Since the beginning of this year, but primarily immediately and after President Obama’s speech about the administration’s planned shift of trajectory with regards to its counterterrorism strategy, the Authorization for Use of Military Force (AUMF) has been of great debate as a basis of not only the counterterrorism strategy but the basis in HOW that strategy will be implemented. Essentially, this, among other laws and world events, is starting to change how the United States looks at threats, insinuating a difference between now and the immediate aftermath of September 11, 2001.
For background, the AUMF is a joint resolution passed by Congress three days after September 11, 2001, which has served as the legal foundation for U.S. counterterrorism operations against those within al-Qaida who aided and abetted the terrorist attacks and those who continue to plan attacks against the U.S. This too has been the underpinning of the drone campaigns in Pakistan and Yemen, which have essentially come under great scrutiny as many argue that the current targets[ii].
However, of concern, is that as the War on Terror has evolved, so has the shape and the threat of al-Qaeda. Al-Qaeda as we knew it in 2001 is somewhat different now—the perpetrators of the September 11th attacks have been either captured or killed and the core of al-Qaeda has also changed drastically. Yet, the core of al-Qaeda has expanded drastically to the point to where there are different franchises throughout the world, to include al-Qaeda in Iraq, al-Qaeda in the Arabian Peninsula, al-Qaeda in the Maghreb and al-Shabaab[iii]. Other affiliated organizations such as Boko Haram in West Africa and the al-Nusrah Front based in Syria all stem from the same philosophy of the al-Qaeda we understood more than a decade ago[iv].
Yet, a very good debate is necessary to determine whether the AUMF is still needed and should be the basis for how we address countering further expansion of al-Qaeda. For one, if the point of the AUMF was to go specifically after the perpetrators of 9/11, has that not already been accomplished? This question is posed by many who believe that it is time to repeal or revise the AUMF as it currently stands. Particularly as the U.S. is drawing down its forces from Afghanistan in 2014, the AUMF as well should go away as Operation Enduring Freedom was one of the reasons for having AUMF in the first place.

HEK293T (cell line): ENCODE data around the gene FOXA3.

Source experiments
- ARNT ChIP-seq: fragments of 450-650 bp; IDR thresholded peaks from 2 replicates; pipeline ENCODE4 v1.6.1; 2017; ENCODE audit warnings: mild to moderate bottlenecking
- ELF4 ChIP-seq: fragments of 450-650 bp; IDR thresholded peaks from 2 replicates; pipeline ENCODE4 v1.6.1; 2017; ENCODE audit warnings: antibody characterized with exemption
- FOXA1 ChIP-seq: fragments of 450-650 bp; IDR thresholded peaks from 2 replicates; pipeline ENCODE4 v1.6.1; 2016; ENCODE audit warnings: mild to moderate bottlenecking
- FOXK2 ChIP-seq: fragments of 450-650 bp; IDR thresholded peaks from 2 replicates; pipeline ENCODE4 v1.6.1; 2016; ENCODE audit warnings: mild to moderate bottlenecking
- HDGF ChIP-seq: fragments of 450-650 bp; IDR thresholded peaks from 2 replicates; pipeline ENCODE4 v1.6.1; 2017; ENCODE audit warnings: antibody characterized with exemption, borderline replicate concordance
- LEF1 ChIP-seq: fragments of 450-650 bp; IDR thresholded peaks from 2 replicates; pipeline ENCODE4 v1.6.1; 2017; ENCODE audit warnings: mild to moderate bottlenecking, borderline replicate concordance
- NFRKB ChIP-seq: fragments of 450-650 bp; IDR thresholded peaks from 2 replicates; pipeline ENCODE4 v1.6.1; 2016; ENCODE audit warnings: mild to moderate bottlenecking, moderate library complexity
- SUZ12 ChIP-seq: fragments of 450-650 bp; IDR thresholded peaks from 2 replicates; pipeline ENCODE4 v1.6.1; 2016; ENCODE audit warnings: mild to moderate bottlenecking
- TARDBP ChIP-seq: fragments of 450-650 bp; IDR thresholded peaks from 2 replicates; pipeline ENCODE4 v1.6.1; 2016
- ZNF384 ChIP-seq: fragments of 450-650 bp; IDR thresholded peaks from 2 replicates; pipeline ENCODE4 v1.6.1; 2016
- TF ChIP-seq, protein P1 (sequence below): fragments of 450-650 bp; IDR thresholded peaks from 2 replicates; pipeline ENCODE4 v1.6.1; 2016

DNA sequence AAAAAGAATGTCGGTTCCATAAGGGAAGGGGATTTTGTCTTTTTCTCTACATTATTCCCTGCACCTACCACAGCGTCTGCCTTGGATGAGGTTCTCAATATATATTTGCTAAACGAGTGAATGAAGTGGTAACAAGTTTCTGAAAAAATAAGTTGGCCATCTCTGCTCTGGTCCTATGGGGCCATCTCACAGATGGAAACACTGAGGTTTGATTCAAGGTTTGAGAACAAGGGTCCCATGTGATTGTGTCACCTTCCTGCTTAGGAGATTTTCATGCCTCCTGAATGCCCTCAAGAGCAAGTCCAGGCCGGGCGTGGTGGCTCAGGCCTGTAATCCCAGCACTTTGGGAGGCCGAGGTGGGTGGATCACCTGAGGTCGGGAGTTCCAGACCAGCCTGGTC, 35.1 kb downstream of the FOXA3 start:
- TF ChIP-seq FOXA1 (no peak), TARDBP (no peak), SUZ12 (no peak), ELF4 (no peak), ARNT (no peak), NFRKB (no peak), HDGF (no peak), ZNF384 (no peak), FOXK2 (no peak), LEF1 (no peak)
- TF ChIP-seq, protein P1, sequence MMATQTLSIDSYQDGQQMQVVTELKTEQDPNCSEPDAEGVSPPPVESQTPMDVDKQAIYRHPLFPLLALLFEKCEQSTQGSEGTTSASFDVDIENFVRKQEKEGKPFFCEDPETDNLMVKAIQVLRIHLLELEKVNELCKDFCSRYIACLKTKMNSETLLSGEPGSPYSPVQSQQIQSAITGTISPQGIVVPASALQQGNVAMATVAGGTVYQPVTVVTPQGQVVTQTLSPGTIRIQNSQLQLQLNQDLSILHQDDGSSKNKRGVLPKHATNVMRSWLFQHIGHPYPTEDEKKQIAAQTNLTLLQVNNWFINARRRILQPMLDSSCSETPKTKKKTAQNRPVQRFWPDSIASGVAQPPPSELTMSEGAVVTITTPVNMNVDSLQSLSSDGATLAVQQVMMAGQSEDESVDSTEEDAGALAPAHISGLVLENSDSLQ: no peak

Proponents of the AUMF, primarily that of the national security team within the Obama Administration, believe that the AUMF is applicable to its efforts to mitigate the threats brought by al-Qaeda and its affiliates. Considering the fact that the AUMF authorizes the president to use "all necessary and appropriate force against those nations, organizations or persons he determines planned, authorized, committed, or aided" the Sept. 11 attacks, the remnants of this particular organization still remain and thus must be prevented from future attacks.
Considering the points made by each side, the question remains as to what should happen to the AUMF itself. Should it be repealed, revised or should something entirely take its place?
To be sure, the AUMF is not the only way in which the Administration is able to prevent imminent terrorist attacks against U.S. interests abroad or on the Homeland. Thus, this discussion is not to determine whether the Administration is allowed to protect US interests from terrorists actions, but a matter of what legal basis the US can actively pursue terrorists.
One primary basis in which to decide what to do with this current basis is to evaluate the nature of the terrorist threat that emanates from al-Qaeda and how it will be projected. As mentioned above, it has expanded and the transnational threat itself has in some ways decreased but the localized threats are just as meaningful. If the group is to continue this trajectory, particularly as it continues to threat U.S. interests abroad, the AUMF should be modified.
While the future of this particular law will without doubt go through Congressional scrutiny over the next year, one point that should be made is that the rate of terrorist attacks should not necessarily be tied to the ability to mitigate it. The nature of the direct threat and U.S. capabilities should be considered when reviewing and potentially revising this particular law. But, most would agree, considering the changes in the global landscape, there should be a very close review of the AUMF as it is.
“A counterterrorism law in need of updating” by John B. Bellinger, III, Washington Post, November 26, 2010. Available at: http://www.washingtonpost.com/wp-dyn/content/article/2010/11/25/AR2010112503116.html
[iii] Head Of US Africa Command Warns Of Islamic Threat”, Donna Cassata, Associated Press, 15 March 2013
[iv] “U.S. Places Militant Syrian Rebel Group on List of Terrorist Organizations”, by Michael R. Gordon and Anne Bernanrd, New York Times, 10 December 2012